All patients were treated on at least 1 of the 82 phase I clinical trials. Overall, 56 trials (68.3%) had only targeted agents, 13 (15.9%) only cytotoxics, and 13 (15.9%) targeted and cytotoxic agents. Rates of grade 3 and 4 toxicity that were at least possibly drug related were 7.1% and 3.2%, respectively, and 5 of the 1181 patients (0.4%) died from toxicity that was at least possibly drug related. The most common grade 3 or more toxic effects were neutropenia, thrombocytopenia, anemia, dehydration, infection, altered mental status, bleeding, vomiting, nausea, and diarrhea. Eastern Cooperative Oncology Group (ECOG) performance status greater than zero and use of a cytotoxic agent were selected as independent factors associated with serious toxicity.Conclusion:
Phase I trials of primarily targeted agents showed low rates of toxicity, with 10.3% of patients experiencing grade 3 or 4 toxicity and a 0.4% rate of death, at least possibly drug related.
The synopsis for this grant opportunity is detailed below, following this paragraph. This synopsis contains all of the updates to this document that have been posted as of 02/27/2012 . If updates have been made to the opportunity synopsis, update information is provided below the synopsis.
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Document Type: Grants Notice Funding Opportunity Number: W81XWH-12-OCRP-OCA Opportunity Category: Discretionary Posted Date: Feb 27, 2012 Creation Date: Feb 27, 2012 Original Closing Date for Applications: Jul 18, 2012 Current Closing Date for Applications: Jul 18, 2012 Archive Date: Aug 17, 2012 Funding Instrument Type: Cooperative Agreement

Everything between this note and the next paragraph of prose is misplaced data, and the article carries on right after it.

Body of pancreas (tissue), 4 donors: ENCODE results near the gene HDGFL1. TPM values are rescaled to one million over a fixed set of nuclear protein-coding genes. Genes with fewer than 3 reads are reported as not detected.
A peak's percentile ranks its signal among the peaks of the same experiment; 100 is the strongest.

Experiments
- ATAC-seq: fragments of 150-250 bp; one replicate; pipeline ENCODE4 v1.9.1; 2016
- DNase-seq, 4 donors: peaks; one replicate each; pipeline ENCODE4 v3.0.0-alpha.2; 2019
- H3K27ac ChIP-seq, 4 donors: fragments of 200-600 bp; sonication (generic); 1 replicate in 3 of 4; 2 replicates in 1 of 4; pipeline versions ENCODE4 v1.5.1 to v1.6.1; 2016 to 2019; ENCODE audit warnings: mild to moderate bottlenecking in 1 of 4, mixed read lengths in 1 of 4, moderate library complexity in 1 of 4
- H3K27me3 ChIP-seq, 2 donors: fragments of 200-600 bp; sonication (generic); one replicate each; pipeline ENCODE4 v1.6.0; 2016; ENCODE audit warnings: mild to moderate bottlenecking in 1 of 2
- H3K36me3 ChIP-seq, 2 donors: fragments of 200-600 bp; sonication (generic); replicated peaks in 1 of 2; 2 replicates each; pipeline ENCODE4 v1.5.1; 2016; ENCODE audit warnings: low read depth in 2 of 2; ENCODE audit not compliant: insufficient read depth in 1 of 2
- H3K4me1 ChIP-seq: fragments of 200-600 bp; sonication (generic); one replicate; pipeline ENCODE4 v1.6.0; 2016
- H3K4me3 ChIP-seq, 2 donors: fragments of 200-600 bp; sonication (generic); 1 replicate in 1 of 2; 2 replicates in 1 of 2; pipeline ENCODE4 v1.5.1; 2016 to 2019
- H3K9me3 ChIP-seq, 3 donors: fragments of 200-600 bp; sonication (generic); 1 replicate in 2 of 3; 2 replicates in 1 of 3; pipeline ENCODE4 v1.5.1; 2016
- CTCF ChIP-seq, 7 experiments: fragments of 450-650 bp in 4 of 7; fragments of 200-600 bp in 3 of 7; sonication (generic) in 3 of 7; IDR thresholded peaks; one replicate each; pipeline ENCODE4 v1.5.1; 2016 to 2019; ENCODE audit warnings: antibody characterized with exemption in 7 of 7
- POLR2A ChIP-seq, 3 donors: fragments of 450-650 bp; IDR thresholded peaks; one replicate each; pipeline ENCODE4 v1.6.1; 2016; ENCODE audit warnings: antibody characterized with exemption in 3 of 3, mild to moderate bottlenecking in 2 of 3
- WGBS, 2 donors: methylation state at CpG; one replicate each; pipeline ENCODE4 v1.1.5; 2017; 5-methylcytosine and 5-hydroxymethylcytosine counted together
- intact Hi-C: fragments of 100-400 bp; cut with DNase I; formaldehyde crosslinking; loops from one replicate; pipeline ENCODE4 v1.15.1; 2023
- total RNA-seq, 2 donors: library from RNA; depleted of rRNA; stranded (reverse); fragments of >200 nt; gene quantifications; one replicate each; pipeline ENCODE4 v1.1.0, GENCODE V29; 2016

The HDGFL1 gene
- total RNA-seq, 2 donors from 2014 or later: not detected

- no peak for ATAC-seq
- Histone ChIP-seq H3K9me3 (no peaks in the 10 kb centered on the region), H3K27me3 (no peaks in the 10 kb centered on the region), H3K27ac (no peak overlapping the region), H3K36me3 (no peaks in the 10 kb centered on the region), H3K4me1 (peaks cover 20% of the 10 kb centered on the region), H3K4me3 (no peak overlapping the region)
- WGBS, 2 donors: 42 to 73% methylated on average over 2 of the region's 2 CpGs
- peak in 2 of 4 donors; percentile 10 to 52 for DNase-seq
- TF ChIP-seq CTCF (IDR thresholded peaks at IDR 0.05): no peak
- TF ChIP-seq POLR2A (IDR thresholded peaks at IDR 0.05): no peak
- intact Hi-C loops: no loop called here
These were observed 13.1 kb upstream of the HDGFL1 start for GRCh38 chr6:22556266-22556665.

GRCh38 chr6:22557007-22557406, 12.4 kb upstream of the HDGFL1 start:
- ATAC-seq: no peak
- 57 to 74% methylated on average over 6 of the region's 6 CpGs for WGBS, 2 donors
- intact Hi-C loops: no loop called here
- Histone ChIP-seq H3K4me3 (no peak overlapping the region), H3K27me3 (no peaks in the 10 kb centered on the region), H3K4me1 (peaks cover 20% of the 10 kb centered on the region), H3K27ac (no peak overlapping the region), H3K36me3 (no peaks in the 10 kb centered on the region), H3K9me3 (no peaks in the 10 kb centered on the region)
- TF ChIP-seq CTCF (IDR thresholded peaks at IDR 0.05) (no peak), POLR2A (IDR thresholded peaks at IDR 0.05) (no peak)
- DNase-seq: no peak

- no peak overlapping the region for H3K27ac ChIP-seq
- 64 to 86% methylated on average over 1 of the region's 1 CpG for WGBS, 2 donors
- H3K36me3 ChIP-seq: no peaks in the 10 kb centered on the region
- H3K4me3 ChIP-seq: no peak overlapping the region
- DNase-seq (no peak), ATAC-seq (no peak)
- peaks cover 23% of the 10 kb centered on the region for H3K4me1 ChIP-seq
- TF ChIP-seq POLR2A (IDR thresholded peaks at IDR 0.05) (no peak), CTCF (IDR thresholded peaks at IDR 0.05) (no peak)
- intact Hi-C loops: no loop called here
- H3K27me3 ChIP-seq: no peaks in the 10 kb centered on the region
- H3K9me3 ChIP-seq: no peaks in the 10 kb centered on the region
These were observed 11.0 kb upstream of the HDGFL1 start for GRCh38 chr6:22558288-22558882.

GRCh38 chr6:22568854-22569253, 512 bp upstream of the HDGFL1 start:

Category of Funding Activity: Science and Technology and other Research and Development Category Explanation: Expected Number of Awards: 2 Estimated Total Program Funding: $2,400,000 Award Ceiling: Award Floor: CFDA Number(s): 12.420 -- Military Medical Research and Development Cost Sharing or Matching Requirement: No
- Unrestricted (i.e., open to any type of entity above), subject to any clarification in text field entitled "Additional Information on Eligibility" Additional Information on Eligibility:
- Dept. of the Army -- USAMRAA
- The OCRP Ovarian Cancer Academy, which was initially created in FY09, is intended to be a unique, interactive virtual academy providing intensive mentoring, national networking, and a peer group for junior faculty. The overarching goal of the Ovarian Cancer Academy is to develop successful, highly productive ovarian cancer researchers in a collaborative research training environment. The current Ovarian Cancer Academy is a virtual career development and research training platform consisting of seven Early-Career Investigator/Designated Mentor pairs from different institutions and one Academy Dean. The Academy Dean serves as a resource for the Early-Career Investigators and Mentors, assesses the progress of the Early-Career Investigators, and facilitates communication and collaboration among all of the Early-Career Investigators and Mentors.
Link to Full Announcement